One more thing about Minneapolis: apparently, despite multiple ballots, the Democratic-Farmer-Labor party wasn't able to decide on an endorsement among the six candidates interested in running for mayor under its party label. So all six will appear on the "choose three" ranked choice ballot, along with four other candidates. This makes it very likely, like in Oakland before, that the winner of this vote will not end up with more than 50% of the ballots cast, despite the claims of ranked choice supporters that it guarantees a majority win.
The way this happens is that many ballots will have all of their listed candidates eliminated, at which point the ballot is no longer considered to count towards determining a majority. This occurred for about 11% of the ballots in Oakland, except the final results weren't reported as "45%/44% with 11% exhausted", they were reported as "51%/49%". In other words, the final results were reported as if 13,000 voters didn't exist.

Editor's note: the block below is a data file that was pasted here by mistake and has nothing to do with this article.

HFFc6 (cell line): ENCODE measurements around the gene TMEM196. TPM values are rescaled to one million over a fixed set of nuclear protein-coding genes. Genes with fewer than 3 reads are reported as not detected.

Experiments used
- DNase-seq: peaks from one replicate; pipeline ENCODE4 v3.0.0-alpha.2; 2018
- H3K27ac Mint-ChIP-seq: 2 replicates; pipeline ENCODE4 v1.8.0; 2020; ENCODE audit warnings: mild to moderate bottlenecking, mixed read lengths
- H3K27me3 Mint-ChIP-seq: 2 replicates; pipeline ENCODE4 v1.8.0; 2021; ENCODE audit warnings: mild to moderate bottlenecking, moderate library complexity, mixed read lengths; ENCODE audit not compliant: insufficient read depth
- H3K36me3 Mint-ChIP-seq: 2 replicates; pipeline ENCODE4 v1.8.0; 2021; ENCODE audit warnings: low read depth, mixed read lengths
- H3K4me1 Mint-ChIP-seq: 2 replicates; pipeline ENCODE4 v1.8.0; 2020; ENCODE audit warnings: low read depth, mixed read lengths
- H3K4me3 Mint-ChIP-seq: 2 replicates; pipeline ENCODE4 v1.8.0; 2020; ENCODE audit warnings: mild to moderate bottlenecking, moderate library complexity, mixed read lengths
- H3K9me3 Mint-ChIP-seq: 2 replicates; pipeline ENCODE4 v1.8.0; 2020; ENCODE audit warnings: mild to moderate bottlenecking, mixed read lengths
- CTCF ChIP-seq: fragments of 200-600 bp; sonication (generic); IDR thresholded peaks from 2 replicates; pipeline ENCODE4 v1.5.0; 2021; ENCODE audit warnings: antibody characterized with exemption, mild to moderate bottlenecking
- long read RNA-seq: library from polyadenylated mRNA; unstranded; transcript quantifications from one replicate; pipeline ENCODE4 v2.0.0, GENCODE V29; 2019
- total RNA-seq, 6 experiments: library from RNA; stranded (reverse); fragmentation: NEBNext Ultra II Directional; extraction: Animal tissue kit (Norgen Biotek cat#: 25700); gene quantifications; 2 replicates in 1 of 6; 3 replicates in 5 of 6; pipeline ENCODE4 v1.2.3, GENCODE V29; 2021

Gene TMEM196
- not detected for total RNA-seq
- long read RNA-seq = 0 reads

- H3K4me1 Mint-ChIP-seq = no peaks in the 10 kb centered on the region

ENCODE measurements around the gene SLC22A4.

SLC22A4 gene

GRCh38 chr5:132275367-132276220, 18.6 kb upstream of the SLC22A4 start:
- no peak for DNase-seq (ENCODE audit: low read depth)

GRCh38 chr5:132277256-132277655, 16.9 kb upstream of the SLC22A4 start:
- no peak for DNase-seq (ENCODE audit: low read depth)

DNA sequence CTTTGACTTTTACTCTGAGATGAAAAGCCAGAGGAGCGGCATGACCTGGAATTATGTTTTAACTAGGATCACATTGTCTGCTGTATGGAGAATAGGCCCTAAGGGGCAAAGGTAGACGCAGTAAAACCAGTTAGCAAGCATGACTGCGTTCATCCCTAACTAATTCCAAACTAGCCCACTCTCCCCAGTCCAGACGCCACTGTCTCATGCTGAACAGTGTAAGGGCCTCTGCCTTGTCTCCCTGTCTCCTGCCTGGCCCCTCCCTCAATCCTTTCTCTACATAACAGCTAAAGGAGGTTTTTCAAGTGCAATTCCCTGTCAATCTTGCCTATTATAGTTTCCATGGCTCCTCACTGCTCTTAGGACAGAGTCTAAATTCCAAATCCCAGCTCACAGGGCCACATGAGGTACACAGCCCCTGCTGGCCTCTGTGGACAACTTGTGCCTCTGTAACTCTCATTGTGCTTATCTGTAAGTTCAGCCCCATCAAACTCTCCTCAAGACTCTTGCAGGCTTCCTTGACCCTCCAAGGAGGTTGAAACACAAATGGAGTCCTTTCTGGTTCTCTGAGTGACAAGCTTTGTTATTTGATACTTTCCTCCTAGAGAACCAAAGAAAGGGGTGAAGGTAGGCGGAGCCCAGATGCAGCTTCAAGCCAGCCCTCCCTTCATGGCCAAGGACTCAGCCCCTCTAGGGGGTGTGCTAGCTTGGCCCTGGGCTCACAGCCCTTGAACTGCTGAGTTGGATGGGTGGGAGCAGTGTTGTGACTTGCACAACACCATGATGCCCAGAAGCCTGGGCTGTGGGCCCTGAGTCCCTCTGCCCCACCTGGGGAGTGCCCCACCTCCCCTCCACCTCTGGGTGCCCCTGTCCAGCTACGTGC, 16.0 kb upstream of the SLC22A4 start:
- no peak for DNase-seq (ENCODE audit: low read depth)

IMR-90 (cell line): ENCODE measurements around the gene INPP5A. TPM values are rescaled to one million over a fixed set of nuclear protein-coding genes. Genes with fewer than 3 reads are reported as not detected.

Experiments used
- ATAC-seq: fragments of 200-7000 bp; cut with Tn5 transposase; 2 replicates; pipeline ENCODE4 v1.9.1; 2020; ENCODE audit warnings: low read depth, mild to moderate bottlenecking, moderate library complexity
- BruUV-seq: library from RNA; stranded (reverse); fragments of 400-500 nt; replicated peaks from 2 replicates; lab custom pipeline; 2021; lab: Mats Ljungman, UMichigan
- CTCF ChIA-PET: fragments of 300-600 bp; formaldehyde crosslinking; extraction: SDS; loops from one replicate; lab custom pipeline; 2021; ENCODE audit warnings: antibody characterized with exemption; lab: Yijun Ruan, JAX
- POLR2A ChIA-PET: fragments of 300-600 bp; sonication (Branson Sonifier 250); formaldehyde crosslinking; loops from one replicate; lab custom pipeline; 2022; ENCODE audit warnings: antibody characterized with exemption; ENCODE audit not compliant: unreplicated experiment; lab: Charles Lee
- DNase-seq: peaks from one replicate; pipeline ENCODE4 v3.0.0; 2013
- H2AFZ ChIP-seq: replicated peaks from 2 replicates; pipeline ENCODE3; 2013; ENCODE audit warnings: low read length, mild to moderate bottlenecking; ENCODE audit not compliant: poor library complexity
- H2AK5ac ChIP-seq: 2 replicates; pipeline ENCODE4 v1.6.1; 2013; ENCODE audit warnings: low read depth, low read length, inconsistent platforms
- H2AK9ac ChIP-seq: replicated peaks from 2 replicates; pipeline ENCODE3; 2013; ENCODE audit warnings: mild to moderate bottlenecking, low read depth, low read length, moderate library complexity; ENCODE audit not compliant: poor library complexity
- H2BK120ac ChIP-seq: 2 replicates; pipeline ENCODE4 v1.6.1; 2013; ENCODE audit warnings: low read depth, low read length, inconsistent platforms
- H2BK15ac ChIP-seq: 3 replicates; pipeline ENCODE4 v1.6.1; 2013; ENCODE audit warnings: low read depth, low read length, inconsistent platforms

We'll see what happens, and how it's reported, in Minneapolis this November, but my money is on a similar outcome.